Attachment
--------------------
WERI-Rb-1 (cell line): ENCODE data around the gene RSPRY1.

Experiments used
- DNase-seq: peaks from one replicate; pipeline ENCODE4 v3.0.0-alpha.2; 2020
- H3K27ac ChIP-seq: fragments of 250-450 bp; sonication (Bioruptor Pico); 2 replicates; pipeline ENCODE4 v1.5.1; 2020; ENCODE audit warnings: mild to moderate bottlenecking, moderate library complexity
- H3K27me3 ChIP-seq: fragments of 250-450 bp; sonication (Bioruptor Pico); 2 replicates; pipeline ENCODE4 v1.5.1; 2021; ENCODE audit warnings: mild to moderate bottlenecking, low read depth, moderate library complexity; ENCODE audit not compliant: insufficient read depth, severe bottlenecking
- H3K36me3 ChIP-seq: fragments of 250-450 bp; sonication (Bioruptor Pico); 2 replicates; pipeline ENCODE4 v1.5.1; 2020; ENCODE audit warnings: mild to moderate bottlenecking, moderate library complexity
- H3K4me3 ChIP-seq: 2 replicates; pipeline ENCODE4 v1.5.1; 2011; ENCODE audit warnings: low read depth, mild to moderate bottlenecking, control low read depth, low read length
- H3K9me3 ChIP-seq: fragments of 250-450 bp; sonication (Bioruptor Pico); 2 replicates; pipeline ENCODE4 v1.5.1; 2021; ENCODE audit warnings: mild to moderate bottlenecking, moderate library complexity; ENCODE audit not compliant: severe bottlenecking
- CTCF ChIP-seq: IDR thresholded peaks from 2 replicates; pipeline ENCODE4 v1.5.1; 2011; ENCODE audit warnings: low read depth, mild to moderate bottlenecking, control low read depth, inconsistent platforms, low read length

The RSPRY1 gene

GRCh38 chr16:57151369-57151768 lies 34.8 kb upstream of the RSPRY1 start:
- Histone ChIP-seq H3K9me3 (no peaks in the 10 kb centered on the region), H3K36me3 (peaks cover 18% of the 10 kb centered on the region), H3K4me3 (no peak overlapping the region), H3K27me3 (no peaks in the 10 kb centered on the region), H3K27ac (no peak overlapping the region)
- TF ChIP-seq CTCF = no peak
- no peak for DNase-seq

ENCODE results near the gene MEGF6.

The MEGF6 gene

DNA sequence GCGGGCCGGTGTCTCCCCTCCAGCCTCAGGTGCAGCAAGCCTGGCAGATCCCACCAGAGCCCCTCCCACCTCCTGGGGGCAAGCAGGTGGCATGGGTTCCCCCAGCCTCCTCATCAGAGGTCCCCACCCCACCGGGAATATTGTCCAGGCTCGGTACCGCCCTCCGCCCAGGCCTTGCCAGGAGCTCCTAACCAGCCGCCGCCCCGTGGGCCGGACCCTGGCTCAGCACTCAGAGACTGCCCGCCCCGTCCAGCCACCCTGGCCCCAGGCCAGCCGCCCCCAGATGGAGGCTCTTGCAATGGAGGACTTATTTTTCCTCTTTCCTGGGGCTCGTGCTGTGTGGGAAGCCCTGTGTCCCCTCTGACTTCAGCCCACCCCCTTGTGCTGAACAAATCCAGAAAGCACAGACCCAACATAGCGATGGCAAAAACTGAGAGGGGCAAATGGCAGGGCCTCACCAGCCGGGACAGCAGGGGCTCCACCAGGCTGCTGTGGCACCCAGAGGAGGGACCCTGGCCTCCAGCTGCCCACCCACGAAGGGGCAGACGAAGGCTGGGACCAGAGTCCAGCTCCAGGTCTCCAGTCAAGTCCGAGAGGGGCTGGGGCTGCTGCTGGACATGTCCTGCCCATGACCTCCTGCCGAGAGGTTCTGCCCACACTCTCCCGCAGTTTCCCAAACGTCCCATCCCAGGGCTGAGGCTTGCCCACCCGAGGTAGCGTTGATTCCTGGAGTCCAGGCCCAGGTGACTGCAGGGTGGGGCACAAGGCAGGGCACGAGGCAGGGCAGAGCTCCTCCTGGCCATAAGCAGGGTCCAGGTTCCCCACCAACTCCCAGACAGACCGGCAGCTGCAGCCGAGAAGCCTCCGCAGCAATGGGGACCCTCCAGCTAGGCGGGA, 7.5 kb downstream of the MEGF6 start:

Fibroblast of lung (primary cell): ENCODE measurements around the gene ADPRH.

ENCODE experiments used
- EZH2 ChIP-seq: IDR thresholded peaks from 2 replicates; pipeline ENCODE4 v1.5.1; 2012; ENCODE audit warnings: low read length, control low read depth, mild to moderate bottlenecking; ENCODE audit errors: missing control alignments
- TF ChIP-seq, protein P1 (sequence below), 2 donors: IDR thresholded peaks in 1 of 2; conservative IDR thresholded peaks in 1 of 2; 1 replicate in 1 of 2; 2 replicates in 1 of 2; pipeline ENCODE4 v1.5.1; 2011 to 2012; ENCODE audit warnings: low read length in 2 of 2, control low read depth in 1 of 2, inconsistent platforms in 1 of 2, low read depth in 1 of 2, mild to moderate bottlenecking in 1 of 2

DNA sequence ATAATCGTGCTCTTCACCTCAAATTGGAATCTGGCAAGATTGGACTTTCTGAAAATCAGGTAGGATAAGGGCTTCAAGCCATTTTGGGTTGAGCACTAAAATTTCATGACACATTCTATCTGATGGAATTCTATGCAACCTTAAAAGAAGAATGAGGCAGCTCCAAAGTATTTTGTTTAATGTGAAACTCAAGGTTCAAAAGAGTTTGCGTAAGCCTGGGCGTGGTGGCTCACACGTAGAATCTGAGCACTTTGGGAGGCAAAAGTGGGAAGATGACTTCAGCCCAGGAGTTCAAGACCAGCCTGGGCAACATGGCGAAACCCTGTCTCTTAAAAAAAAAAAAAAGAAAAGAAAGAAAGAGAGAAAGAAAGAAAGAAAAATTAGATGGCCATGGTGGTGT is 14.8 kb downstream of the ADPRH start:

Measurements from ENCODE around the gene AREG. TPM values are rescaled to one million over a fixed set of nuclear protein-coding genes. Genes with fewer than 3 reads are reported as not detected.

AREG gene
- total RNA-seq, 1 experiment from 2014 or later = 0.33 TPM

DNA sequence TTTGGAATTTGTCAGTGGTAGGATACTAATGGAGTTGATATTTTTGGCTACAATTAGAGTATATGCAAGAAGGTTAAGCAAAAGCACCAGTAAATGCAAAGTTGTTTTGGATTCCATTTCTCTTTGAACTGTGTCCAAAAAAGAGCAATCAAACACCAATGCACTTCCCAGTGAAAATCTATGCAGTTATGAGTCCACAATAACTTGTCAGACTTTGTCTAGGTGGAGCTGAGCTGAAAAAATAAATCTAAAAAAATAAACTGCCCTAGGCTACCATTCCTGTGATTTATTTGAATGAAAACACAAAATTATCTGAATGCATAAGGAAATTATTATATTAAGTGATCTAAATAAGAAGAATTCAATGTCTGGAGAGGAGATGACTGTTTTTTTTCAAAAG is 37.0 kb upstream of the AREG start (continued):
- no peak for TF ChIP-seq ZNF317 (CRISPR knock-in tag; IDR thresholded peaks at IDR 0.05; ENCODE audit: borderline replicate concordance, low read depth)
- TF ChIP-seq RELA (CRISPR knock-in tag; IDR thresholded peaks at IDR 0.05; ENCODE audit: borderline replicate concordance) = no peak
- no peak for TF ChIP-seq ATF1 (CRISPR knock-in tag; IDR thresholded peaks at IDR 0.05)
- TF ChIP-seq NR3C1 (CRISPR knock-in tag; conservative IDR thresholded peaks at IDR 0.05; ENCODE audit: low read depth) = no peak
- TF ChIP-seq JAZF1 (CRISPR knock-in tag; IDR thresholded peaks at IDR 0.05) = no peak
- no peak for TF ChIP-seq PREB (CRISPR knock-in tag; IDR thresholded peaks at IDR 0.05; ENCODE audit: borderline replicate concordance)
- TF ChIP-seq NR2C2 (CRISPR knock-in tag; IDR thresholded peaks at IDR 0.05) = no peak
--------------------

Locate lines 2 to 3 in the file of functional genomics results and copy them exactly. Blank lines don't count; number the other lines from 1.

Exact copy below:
Experiments used
- DNase-seq: peaks from one replicate; pipeline ENCODE4 v3.0.0-alpha.2; 2020